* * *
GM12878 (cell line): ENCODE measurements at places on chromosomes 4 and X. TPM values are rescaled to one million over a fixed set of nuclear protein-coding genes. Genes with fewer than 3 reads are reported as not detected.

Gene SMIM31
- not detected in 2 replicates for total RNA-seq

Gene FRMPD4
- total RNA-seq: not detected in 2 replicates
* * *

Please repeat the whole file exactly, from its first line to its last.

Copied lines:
GM12878 (cell line): ENCODE measurements at places on chromosomes 4 and X. TPM values are rescaled to one million over a fixed set of nuclear protein-coding genes. Genes with fewer than 3 reads are reported as not detected.

Gene SMIM31
- not detected in 2 replicates for total RNA-seq

Gene FRMPD4
- total RNA-seq: not detected in 2 replicates